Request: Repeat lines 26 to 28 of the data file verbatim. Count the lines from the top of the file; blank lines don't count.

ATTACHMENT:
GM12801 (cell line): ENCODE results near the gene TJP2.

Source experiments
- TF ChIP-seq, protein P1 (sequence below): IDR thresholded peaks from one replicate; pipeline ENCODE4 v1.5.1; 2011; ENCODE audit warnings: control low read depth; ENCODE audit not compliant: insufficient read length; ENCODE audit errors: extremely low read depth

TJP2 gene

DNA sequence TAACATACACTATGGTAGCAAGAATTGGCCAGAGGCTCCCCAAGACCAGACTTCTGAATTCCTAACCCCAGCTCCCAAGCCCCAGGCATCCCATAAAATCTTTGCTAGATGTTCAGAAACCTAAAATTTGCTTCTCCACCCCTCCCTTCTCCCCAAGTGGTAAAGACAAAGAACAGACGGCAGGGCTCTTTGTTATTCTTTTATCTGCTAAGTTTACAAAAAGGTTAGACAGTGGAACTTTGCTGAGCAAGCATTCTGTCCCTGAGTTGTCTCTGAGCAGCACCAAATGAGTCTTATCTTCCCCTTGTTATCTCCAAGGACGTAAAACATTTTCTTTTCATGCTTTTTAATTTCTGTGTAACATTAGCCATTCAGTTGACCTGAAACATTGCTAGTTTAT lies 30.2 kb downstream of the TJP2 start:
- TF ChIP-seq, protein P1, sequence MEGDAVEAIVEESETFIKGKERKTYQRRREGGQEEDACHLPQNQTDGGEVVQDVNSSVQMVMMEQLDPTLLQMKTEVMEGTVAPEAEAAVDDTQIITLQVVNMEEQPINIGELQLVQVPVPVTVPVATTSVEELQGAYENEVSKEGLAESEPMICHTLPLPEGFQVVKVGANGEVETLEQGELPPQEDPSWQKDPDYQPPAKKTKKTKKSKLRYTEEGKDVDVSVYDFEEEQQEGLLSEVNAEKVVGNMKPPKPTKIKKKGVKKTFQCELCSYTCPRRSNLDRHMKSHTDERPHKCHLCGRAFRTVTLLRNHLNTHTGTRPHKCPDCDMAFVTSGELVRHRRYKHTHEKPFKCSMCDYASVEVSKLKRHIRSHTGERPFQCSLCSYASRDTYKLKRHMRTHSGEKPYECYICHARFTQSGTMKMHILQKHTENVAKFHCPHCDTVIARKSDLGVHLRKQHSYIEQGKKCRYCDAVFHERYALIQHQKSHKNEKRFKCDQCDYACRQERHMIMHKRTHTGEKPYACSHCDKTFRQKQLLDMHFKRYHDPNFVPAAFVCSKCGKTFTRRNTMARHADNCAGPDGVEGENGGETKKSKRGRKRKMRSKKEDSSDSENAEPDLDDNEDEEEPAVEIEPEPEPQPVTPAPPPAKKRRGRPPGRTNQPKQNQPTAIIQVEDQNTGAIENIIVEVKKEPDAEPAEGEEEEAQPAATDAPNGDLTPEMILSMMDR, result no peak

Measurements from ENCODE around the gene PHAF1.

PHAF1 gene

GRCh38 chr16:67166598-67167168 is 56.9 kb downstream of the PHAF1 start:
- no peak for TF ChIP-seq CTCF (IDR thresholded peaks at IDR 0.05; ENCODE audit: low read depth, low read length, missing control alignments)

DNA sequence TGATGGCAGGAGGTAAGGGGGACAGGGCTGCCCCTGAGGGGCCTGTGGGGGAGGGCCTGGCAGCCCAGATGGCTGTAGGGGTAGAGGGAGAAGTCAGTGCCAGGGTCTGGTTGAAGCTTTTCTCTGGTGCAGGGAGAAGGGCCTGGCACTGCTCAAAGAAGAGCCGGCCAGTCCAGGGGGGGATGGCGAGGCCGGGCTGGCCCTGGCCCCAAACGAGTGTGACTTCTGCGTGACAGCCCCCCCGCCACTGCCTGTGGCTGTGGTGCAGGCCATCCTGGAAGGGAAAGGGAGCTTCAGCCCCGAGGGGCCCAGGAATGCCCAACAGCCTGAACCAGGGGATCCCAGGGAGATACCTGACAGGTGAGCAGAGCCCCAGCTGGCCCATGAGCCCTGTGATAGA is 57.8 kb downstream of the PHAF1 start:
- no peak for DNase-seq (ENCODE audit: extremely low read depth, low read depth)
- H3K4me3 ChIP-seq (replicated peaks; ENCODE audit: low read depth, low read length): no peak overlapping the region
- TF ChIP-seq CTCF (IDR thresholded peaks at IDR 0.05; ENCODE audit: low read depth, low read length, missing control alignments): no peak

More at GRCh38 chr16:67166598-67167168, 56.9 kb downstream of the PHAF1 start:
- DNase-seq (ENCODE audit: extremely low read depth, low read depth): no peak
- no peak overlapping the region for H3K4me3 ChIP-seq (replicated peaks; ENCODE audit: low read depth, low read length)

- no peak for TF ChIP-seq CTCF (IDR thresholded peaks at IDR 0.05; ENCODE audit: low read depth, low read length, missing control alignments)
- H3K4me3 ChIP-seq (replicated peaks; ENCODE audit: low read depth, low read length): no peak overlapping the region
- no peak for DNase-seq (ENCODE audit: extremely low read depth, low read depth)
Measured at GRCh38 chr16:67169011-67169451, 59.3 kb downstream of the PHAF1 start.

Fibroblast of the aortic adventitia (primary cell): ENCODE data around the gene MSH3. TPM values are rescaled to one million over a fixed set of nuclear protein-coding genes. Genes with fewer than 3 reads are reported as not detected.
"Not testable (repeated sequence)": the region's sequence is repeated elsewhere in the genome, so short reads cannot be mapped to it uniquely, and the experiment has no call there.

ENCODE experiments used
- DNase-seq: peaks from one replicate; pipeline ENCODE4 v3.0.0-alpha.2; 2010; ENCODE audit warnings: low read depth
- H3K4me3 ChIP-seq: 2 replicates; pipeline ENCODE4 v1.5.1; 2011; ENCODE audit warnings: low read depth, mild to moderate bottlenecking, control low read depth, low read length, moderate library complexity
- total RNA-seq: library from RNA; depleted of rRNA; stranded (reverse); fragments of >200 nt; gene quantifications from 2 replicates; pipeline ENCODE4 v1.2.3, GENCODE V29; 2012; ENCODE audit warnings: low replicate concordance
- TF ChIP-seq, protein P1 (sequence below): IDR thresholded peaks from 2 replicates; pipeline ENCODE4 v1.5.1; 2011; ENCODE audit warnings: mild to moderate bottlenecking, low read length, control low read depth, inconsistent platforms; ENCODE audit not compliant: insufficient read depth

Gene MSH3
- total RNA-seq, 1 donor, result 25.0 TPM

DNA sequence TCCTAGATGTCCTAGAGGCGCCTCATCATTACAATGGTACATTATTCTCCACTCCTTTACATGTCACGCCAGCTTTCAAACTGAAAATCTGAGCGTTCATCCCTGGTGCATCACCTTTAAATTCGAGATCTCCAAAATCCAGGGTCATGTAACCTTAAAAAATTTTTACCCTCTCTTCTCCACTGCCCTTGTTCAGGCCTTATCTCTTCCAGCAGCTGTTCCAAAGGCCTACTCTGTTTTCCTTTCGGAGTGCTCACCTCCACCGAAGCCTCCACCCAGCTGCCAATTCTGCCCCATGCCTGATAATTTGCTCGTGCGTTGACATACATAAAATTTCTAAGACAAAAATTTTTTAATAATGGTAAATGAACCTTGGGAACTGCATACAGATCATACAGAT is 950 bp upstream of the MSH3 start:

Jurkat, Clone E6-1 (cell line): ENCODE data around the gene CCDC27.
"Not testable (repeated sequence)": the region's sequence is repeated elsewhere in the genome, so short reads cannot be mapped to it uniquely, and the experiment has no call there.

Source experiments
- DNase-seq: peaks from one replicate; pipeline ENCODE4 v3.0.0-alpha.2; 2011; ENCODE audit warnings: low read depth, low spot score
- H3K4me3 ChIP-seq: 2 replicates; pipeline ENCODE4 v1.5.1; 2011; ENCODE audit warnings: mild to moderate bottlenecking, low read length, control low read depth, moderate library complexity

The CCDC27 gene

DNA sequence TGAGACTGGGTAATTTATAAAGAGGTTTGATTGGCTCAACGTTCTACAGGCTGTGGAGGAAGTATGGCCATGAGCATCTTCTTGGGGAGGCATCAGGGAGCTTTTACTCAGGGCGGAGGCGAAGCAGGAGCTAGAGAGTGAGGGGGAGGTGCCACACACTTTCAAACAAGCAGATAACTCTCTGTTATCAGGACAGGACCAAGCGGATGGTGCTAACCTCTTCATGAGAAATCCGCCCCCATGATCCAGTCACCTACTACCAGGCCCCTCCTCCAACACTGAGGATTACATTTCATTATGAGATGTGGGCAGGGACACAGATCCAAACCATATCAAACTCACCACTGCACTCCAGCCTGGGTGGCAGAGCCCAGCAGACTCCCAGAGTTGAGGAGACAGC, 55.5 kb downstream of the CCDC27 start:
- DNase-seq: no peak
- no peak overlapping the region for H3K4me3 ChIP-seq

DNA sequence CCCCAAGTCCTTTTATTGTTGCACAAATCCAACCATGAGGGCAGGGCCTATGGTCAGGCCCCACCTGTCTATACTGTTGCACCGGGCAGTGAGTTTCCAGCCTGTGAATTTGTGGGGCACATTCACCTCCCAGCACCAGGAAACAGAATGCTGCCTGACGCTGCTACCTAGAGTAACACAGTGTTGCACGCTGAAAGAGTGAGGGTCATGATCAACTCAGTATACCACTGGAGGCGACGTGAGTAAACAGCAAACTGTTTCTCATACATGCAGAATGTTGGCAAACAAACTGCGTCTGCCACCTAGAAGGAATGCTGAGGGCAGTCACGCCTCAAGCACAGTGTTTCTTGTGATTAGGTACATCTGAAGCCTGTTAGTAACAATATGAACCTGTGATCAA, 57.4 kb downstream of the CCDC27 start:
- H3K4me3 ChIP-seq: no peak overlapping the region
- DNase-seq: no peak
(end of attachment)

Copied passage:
- H3K4me3 ChIP-seq: 2 replicates; pipeline ENCODE4 v1.5.1; 2011; ENCODE audit warnings: low read depth, mild to moderate bottlenecking, control low read depth, low read length, moderate library complexity
- total RNA-seq: library from RNA; depleted of rRNA; stranded (reverse); fragments of >200 nt; gene quantifications from 2 replicates; pipeline ENCODE4 v1.2.3, GENCODE V29; 2012; ENCODE audit warnings: low replicate concordance
- TF ChIP-seq, protein P1 (sequence below): IDR thresholded peaks from 2 replicates; pipeline ENCODE4 v1.5.1; 2011; ENCODE audit warnings: mild to moderate bottlenecking, low read length, control low read depth, inconsistent platforms; ENCODE audit not compliant: insufficient read depth